Kroenen's Lair takes a look at various conceptions to final film footage transitions broken down into categories such as the the scene progression of Ogdru Jahad, Animatics, Board-a-matics and storyboard comparisons. A unique Maquette Video Gallery section allows you to take a much closer look at the various works of the maquette artists used to sculpt the main characters of the movie. This stuff is extremely detailed...
Rounding out disc two is a trip to Bellamie Hospital where a swag of Ppromotional Material is available in the form of Theatrical Trailers & TV Spots:
There are 2 trailers and 9 TV Spots for Hellboy along with an additional 5 trailers for movies like Resident Evil: Apocalypse, White Chicks, You Got Served, Anacondas and Envy. If that wasn't enough, the Print Campaign looks at an attic full of possible Poster Explorations as well as the actual material used for the Final Campaign. There is also a URL presented where folks can buy Hellboy Merchandise.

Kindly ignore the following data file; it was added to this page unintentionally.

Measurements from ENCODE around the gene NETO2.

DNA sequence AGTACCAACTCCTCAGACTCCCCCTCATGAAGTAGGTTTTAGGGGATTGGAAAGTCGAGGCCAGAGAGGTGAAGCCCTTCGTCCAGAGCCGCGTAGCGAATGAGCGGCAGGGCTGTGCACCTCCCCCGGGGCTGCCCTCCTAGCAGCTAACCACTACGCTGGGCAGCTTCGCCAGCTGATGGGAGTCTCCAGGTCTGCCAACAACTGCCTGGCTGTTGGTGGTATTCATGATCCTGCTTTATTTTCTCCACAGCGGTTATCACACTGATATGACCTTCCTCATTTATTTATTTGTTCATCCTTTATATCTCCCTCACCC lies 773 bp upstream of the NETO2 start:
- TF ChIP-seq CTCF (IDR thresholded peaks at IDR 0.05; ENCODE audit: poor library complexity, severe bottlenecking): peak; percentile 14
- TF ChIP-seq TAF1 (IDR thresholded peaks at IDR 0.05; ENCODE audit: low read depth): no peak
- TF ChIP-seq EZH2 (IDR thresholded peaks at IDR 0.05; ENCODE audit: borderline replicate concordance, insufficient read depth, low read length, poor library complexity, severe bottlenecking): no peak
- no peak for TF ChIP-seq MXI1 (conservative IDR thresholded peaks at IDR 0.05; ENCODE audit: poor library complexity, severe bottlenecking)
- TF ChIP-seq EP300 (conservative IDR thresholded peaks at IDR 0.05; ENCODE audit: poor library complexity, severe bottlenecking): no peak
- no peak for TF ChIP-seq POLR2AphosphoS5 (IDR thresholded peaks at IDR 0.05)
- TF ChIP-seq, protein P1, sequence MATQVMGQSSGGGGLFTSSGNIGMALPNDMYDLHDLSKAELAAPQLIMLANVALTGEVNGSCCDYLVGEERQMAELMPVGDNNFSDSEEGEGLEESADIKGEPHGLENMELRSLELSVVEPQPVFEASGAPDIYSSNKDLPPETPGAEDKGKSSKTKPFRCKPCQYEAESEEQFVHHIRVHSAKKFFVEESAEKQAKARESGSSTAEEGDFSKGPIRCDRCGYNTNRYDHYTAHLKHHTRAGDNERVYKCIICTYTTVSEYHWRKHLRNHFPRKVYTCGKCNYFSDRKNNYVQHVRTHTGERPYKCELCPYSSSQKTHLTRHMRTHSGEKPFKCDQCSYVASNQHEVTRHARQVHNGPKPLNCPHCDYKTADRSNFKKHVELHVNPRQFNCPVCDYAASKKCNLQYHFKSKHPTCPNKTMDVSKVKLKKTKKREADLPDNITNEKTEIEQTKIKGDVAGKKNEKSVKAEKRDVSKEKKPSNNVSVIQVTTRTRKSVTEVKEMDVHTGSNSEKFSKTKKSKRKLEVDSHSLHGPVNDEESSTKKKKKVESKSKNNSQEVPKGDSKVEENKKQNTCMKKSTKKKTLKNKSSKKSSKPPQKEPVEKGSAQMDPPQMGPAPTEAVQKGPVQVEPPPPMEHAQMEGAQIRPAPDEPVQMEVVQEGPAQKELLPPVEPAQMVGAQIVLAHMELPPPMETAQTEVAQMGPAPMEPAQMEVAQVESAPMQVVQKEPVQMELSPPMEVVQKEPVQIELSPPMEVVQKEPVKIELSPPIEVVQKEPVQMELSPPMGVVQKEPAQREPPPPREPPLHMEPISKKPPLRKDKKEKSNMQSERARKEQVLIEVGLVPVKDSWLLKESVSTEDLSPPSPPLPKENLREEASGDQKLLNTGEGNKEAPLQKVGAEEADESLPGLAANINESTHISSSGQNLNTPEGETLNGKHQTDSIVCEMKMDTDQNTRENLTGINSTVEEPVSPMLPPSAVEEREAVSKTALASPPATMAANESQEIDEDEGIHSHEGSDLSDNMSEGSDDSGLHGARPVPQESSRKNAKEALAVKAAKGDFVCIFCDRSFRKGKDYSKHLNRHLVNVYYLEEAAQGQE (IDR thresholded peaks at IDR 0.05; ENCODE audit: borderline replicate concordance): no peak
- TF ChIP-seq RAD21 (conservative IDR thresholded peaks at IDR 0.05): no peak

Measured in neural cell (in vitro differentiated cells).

Now, in something I have not seen before, Disc Three contains an entire Cast Video Commentary where we watch Ron Perlman, Selma Blair, Rupert Evans and Jeffrey Tambor in studio, watching themselves perform. With a small movie inset, the Commentary is a little slow for the level of action, with only occasional inspiring moments. Finally, I was uncomfortable that questions asked by Rupert Evans were consistently met with sarcasm, or ignored completely, by Ron Perlman!